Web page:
As expected, many commentators came out of the woodwork to blast the Pope’s comments. CNN’s Roland Martin:
He is absolutely correct that condoms are not the solution to stopping the spread of HIV/AIDS. He is also 100 percent correct that the only surefire way of stopping HIV/AIDS, when it comes to sex, is to practice abstinence. That is clearly within the teachings of the Bible and the Catholic Church, and he will find no disagreement from me.
Now the reality.
People are having sex. Catholics are having sex. Heck, some Catholic priests have abandoned their oath and have had sex.
As a layman and the husband of a pastor, I know the difference between utopia and reality, and it is the responsibility of the faith community to deal with the real world.
And frankly, Pope Benedict clearly shows he doesn’t get it.
The Washington Post’s editorial board:
In a perfect world, people would abstain from having sex until they were married or would be monogamous in committed relationships. But the world isn’t perfect — and neither is Pope Benedict’s pronouncement on the effectiveness of condoms in the battle against HIV/AIDS. The evidence says so. Are condoms foolproof protection against infection by HIV, which causes AIDS? No. Sometimes they break, and sometimes people put them on incorrectly. Still, doctors on the front lines of the fight against the AIDS epidemic established long ago that the use of condoms greatly diminishes the transmission of HIV, the cause of a disease that has no cure. That the pope chose to question the value of condoms in fighting the nearly 28-year-old scourge while heading to the continent whose people are most affected by it is troubling.
The Pope’s comments could not have come at a worst time. According to the Joint United Nations Program on HIV/AIDS:
An estimated 1.9 million [1.6 million–2.1 million] people were newly infected with HIV in sub-Saharan Africa in 2007, bringing to 22 million [20.5 million–23.6 million] the number of people living with HIV. Two thirds (67%) of the global total of 32.9 million [30.3 million–36.1 million] people with HIV live in this region, and three quarters (75%) of all AIDS deaths in 2007 occurred there.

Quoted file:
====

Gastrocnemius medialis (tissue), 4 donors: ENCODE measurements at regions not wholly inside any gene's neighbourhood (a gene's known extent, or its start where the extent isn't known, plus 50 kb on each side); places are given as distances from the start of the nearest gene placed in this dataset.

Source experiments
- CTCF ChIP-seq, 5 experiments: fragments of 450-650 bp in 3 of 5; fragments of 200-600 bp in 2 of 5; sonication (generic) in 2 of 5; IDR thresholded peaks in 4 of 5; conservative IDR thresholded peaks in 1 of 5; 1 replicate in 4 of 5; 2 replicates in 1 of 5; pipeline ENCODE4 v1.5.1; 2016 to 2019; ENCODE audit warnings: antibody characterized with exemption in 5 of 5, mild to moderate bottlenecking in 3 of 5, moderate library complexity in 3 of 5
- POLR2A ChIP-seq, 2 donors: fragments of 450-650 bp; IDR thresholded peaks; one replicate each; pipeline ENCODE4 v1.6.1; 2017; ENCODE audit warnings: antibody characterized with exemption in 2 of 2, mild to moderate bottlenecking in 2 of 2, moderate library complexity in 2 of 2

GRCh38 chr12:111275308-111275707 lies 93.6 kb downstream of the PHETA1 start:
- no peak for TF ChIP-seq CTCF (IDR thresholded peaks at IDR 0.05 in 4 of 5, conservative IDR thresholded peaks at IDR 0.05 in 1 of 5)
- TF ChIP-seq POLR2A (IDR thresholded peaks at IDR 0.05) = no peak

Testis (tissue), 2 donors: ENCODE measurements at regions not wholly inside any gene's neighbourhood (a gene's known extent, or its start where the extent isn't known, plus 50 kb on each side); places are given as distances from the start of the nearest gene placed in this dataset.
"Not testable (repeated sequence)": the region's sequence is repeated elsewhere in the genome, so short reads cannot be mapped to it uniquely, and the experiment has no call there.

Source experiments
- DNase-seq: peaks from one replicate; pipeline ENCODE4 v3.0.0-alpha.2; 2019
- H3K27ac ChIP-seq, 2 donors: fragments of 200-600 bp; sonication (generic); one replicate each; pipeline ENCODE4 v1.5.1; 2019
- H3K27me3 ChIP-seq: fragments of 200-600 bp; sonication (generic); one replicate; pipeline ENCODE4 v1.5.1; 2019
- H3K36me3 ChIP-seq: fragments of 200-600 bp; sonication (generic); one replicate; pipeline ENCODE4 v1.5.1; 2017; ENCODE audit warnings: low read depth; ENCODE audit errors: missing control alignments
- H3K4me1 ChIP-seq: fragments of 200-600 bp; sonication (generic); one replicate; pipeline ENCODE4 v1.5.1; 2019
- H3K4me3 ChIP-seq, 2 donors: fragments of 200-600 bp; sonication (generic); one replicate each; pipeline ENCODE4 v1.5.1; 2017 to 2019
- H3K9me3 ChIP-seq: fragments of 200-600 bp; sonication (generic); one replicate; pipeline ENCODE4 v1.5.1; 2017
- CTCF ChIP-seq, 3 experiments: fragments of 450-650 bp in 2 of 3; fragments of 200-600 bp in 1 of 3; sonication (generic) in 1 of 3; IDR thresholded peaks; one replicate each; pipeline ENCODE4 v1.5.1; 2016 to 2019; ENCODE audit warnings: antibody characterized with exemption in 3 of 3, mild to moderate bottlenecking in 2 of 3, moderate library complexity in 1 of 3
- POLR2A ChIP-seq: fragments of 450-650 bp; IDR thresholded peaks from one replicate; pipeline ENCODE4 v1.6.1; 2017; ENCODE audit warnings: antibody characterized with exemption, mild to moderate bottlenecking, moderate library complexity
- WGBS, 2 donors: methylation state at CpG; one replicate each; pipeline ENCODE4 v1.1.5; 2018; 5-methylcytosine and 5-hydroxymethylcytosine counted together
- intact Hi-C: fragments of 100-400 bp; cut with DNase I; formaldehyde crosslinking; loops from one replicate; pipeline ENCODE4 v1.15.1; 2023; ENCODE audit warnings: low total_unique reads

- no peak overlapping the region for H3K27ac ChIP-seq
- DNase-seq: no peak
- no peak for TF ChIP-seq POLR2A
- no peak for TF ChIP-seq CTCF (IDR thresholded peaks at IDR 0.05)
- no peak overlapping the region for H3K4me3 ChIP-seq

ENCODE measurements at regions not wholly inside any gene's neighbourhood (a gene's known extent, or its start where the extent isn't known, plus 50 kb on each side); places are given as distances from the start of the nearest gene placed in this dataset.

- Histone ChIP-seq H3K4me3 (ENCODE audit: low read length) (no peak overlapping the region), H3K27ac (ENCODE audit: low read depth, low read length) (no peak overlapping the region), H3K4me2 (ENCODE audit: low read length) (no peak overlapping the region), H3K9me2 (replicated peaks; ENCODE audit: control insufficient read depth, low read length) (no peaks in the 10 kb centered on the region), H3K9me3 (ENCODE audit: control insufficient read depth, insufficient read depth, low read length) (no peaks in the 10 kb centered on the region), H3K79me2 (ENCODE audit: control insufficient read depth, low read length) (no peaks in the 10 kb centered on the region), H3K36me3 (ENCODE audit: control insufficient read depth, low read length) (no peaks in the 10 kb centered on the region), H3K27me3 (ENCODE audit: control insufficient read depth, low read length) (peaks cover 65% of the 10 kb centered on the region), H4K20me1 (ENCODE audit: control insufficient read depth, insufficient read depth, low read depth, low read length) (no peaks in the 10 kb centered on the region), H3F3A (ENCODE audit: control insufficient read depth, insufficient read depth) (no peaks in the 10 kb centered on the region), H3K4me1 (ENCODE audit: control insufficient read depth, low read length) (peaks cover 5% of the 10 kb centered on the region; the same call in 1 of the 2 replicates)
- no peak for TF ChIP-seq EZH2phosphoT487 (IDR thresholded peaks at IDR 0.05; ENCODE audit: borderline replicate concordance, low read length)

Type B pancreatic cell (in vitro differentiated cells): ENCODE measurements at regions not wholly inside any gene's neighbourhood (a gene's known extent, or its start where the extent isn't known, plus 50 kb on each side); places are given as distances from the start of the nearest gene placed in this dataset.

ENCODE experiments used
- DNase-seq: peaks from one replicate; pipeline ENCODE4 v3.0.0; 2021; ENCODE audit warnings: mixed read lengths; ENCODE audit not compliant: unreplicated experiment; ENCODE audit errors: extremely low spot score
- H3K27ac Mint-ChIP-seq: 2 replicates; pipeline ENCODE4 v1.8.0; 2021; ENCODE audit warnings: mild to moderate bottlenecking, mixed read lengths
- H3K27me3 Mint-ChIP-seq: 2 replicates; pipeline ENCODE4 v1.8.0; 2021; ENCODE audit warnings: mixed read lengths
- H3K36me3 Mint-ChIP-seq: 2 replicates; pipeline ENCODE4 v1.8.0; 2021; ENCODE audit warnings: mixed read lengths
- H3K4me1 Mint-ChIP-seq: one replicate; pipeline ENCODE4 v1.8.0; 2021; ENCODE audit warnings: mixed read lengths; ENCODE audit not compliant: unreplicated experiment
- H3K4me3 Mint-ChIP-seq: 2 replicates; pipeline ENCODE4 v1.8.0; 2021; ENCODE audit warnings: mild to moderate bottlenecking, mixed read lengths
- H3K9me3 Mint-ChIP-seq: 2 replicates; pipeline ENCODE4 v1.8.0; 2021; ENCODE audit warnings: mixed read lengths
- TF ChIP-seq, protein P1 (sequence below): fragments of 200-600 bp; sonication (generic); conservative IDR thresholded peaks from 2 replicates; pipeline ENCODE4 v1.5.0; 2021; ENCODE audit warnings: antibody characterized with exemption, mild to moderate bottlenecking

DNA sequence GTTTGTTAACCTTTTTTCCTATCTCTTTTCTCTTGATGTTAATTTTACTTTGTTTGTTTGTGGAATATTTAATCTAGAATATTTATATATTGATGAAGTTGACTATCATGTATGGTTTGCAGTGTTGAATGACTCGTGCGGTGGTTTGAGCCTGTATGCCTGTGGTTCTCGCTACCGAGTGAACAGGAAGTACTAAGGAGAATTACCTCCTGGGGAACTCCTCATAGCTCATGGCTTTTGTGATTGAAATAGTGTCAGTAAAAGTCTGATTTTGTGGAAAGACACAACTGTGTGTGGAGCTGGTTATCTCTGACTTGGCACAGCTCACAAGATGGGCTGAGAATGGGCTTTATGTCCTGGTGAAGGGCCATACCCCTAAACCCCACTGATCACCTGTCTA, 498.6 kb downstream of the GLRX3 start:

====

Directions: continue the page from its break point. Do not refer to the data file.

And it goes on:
In a nutshell, the Pope really doesn’t get it. He, along with other religious establishments, continue to hide their heads in the sand, hoping the problem of HIV/AIDS disappears. They are hoping their religious dogma and their efforts to shame people into believing they sin if they use condoms is enough to “straighten” people into only practicing relations with their husband or wife–without a condom.
The Pope’s thinking not only further alienates the Vatican from the rest of the world’s Catholic population, but it also endangers the hard work many health officials take on to educate the public on condom usage and STD prevention.
Yes, dear Pope Benedict, only abstinence can fully ensure that one will remain disease free (read: pure) in this world filled with the most horrid infections imagined. But, let’s be realistic here–as Martin said, people are having sex–and they are having sex with numerous partners. The notion that condoms, as well as other forms of birth control, only make the problem of STDs and premarital relations worst not only provides the public with misinformation about their personal health, but it also codifies the extreme Christian conservative myth that if you promote the use of condoms and birth control, you are a supporter of premarital sex.
I would hope Pope Benedict educates himself on the HIV/AIDS epidemic before making any more asinine comments about condom usage. Sure, while the Pope is entitled to his beliefs, he does not have the right to shout his beliefs from his castle as facts.